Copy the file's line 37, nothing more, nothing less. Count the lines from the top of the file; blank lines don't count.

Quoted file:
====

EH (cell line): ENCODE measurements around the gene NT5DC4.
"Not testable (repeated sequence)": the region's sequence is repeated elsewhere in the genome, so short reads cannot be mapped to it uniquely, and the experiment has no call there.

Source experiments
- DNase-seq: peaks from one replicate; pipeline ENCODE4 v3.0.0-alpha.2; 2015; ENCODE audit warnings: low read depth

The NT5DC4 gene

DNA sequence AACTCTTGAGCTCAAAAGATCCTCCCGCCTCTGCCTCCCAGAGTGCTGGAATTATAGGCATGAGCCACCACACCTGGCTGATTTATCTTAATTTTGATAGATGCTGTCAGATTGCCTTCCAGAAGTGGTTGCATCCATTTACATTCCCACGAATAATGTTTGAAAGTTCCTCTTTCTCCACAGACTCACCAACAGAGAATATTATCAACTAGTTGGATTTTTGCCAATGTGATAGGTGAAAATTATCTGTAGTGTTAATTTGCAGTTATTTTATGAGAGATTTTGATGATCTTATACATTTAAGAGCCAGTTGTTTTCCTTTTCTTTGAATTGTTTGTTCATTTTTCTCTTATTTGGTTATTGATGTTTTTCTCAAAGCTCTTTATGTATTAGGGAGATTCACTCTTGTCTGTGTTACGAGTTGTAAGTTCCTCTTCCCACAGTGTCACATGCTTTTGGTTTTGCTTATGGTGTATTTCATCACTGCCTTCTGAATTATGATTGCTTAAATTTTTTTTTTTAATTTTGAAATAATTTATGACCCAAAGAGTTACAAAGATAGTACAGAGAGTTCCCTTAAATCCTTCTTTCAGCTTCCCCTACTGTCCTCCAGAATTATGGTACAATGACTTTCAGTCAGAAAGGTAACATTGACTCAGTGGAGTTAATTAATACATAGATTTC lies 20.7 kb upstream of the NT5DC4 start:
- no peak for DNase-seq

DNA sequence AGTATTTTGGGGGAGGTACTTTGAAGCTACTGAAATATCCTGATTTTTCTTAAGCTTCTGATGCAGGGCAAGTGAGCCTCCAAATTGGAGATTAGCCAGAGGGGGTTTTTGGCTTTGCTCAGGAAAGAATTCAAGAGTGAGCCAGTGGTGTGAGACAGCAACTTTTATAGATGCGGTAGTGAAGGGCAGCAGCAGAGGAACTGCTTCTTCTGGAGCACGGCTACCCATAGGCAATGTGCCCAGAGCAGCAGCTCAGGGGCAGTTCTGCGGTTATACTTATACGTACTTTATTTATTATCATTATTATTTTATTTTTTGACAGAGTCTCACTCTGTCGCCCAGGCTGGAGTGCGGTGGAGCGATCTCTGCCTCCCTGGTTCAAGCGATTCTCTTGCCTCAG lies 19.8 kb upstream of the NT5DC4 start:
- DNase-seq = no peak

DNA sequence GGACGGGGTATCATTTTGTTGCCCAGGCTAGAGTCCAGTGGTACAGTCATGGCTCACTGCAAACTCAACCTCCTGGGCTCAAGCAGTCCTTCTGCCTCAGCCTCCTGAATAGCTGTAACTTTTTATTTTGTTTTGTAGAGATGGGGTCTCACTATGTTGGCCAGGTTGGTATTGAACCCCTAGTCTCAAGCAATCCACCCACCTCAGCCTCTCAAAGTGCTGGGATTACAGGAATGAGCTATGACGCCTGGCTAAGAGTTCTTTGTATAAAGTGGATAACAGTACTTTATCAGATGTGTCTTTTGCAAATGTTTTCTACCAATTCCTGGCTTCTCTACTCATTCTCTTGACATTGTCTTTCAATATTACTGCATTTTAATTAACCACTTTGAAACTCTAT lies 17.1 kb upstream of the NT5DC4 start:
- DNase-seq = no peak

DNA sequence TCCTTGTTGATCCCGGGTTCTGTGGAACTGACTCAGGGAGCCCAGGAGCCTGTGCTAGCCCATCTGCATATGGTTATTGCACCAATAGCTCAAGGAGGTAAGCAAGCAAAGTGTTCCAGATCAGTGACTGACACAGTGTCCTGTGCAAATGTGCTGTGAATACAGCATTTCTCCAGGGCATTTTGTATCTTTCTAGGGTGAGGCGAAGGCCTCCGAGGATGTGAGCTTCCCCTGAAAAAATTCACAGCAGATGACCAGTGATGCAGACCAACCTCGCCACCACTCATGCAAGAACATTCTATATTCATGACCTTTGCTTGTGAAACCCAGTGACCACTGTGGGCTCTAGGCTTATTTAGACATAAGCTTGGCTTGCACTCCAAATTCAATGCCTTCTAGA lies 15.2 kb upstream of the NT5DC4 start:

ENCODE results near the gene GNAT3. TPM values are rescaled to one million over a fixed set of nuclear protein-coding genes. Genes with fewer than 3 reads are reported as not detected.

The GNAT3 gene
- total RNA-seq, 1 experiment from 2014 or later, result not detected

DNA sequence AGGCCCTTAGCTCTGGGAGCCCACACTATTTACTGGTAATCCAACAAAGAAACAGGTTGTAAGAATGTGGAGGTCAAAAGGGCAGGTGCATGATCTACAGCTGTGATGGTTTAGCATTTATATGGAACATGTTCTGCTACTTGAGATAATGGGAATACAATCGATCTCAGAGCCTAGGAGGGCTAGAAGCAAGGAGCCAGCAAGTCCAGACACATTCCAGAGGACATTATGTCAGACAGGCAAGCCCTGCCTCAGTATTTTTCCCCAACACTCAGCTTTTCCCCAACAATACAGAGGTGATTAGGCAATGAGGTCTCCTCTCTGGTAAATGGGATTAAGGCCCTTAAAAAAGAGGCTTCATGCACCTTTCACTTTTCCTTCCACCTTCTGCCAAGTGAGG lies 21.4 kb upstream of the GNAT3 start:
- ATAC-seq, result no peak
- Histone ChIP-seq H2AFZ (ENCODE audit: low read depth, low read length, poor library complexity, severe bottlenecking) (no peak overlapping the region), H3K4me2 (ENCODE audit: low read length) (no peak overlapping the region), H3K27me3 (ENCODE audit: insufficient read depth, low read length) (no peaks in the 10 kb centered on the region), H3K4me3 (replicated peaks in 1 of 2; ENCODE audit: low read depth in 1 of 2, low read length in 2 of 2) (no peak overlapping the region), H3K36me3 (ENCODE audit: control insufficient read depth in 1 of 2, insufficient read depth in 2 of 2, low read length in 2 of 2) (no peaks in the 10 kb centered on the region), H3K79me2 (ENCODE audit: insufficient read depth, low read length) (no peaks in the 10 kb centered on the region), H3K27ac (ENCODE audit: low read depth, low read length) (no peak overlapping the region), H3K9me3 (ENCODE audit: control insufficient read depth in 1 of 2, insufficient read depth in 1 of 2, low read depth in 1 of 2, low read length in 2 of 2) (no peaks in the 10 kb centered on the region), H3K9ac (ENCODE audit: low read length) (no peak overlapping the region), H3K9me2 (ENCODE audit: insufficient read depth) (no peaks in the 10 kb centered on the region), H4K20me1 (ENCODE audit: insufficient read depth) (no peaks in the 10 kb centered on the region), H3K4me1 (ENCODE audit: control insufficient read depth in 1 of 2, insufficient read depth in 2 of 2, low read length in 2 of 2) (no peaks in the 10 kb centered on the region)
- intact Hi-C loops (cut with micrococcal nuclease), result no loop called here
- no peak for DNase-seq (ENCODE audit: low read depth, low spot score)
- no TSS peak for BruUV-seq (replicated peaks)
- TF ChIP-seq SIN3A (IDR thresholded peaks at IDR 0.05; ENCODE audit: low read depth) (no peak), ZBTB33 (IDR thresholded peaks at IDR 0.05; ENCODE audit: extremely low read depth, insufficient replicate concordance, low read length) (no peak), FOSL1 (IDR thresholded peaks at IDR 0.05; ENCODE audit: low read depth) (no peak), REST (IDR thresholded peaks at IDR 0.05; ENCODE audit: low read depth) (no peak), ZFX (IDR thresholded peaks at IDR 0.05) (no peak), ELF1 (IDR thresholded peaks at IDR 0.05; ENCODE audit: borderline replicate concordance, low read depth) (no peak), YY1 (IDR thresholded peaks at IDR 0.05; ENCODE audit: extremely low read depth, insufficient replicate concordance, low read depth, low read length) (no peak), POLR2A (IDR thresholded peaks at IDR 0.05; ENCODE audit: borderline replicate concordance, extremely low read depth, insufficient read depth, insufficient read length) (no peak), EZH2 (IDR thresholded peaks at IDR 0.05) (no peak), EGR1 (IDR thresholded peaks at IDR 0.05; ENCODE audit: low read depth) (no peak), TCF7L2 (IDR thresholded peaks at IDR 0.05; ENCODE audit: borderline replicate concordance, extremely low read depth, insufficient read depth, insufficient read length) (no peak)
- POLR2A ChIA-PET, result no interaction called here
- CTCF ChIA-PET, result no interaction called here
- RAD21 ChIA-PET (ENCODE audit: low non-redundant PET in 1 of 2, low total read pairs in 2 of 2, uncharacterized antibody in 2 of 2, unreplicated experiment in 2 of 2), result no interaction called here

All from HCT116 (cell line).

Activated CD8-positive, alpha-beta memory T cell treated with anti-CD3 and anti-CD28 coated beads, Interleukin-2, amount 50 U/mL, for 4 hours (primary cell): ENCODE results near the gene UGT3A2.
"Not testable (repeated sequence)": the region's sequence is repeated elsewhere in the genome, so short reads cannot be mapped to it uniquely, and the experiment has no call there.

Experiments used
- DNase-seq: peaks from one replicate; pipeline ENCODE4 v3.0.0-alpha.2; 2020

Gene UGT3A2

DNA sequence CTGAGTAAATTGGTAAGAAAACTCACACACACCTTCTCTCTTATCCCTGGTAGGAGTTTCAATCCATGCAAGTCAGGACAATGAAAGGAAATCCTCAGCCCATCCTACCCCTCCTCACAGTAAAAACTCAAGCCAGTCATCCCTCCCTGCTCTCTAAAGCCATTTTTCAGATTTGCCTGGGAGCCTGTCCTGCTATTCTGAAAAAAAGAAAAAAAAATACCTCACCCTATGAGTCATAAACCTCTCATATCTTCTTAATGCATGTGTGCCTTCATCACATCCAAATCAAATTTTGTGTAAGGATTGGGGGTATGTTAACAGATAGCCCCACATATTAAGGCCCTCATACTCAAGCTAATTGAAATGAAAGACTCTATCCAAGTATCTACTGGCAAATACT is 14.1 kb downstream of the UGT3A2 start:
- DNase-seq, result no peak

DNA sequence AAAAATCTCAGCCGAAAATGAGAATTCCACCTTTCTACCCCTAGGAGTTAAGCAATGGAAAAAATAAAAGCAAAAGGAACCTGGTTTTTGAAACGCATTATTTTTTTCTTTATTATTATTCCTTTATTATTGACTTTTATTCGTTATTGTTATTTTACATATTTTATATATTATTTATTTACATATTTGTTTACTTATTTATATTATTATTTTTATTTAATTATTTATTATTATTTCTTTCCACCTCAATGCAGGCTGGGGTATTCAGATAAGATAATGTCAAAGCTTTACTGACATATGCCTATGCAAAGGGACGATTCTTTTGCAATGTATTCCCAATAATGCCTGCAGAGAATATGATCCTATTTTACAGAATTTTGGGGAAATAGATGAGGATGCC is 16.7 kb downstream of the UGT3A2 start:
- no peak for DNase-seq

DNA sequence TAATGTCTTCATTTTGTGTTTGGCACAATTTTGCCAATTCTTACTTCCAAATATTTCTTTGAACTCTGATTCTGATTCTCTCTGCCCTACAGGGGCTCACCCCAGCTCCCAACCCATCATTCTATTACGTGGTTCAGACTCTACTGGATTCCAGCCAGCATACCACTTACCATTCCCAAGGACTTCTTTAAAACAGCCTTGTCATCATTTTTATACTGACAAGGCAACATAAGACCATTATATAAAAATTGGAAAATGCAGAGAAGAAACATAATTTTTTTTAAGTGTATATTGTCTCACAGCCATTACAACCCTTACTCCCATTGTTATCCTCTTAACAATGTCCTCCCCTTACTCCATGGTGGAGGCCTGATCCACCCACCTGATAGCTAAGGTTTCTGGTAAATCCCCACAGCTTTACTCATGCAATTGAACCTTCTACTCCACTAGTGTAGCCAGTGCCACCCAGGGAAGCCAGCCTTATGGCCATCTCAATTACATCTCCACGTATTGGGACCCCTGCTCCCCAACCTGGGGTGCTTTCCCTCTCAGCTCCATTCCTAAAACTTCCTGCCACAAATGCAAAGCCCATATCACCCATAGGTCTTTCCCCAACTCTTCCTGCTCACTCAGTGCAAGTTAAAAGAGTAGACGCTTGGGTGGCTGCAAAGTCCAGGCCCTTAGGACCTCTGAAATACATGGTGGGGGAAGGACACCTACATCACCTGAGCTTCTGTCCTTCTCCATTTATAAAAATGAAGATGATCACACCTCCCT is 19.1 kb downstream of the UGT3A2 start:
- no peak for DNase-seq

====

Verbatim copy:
- no peak for DNase-seq